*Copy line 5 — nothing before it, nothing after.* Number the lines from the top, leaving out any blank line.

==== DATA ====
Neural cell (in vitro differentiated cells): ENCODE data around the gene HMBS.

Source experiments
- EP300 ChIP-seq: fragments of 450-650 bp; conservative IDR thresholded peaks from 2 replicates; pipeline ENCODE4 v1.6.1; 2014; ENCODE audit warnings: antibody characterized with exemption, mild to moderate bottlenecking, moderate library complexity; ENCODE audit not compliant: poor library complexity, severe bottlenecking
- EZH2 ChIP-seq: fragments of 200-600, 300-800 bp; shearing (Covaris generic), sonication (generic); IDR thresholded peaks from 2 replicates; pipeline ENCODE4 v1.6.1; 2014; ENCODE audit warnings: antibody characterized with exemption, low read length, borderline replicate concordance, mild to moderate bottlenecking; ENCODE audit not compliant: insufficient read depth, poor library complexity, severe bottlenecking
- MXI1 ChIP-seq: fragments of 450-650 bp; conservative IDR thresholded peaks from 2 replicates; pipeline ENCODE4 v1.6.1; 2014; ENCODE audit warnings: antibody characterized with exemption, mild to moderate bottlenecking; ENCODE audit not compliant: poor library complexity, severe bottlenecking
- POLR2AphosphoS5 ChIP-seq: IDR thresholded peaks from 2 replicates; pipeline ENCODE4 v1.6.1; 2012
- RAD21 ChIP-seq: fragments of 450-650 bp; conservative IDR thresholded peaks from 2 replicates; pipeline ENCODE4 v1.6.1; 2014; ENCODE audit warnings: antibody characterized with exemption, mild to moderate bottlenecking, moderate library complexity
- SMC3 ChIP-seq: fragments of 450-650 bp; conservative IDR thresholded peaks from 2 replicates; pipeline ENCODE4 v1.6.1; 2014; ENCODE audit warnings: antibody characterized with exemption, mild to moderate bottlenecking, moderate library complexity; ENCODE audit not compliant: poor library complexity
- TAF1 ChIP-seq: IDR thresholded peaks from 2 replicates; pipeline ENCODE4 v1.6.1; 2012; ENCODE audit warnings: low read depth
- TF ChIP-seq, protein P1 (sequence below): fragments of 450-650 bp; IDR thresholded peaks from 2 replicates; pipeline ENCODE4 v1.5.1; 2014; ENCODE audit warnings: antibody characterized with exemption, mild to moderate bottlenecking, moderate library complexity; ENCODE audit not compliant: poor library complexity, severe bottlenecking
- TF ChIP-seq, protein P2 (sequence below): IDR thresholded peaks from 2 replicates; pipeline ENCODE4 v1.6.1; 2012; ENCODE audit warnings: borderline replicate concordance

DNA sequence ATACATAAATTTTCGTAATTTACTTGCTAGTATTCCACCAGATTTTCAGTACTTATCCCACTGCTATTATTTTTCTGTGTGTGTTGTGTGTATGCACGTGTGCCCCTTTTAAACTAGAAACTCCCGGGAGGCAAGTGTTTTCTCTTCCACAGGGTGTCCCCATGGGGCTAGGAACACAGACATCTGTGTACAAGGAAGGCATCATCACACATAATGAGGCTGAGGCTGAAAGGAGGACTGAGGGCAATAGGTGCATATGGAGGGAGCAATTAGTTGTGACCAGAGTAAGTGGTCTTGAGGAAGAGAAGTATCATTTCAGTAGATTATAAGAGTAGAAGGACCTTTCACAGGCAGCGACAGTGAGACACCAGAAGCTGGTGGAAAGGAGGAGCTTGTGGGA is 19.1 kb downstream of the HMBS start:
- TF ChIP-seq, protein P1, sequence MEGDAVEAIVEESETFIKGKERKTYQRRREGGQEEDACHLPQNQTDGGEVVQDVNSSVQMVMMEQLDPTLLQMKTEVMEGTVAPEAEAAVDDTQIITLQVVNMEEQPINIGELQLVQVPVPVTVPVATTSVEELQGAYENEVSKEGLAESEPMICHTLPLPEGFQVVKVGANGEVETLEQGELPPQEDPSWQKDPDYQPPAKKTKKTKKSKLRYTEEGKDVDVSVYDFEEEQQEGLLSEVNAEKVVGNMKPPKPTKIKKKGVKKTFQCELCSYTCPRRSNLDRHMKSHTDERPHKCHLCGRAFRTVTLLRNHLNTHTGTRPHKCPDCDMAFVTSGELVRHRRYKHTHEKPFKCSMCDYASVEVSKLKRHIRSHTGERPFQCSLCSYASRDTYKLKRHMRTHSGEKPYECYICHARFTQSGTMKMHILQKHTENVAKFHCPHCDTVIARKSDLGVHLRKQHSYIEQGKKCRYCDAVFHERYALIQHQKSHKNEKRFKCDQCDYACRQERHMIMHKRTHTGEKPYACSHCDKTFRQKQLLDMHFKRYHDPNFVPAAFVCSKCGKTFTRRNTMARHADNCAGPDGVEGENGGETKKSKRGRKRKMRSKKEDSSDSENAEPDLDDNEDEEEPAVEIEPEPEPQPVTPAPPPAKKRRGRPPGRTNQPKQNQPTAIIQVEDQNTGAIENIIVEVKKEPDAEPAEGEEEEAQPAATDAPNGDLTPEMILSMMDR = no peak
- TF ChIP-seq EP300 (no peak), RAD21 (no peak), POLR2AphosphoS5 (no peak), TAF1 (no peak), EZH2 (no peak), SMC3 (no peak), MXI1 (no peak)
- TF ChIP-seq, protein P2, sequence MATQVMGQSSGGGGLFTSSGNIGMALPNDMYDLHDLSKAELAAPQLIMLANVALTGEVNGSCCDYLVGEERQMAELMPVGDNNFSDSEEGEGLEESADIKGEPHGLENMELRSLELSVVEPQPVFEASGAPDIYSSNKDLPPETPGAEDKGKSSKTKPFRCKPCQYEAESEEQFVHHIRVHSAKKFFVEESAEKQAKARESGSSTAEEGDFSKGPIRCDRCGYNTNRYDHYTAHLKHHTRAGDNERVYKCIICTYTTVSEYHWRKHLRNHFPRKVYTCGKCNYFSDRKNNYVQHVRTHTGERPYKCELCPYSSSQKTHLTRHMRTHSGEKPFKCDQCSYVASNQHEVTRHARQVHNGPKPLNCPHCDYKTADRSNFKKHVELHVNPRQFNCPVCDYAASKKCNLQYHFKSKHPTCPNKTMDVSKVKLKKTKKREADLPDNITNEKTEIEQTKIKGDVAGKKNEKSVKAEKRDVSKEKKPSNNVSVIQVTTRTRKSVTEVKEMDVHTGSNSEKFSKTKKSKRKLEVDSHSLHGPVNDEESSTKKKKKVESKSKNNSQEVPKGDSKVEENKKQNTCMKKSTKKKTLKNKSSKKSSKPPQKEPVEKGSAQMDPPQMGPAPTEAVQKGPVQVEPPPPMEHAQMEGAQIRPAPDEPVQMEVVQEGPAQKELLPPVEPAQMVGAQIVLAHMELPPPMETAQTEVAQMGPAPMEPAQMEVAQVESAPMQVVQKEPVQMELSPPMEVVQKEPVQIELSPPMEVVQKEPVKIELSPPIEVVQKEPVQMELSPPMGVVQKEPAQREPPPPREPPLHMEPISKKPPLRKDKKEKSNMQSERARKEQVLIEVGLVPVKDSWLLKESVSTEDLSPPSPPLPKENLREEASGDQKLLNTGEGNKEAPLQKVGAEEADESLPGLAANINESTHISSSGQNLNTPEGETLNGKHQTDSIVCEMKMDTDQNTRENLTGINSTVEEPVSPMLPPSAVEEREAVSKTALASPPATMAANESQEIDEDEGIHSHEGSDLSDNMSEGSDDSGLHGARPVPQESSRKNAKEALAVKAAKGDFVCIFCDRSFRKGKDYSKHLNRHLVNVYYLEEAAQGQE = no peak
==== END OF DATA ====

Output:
- MXI1 ChIP-seq: fragments of 450-650 bp; conservative IDR thresholded peaks from 2 replicates; pipeline ENCODE4 v1.6.1; 2014; ENCODE audit warnings: antibody characterized with exemption, mild to moderate bottlenecking; ENCODE audit not compliant: poor library complexity, severe bottlenecking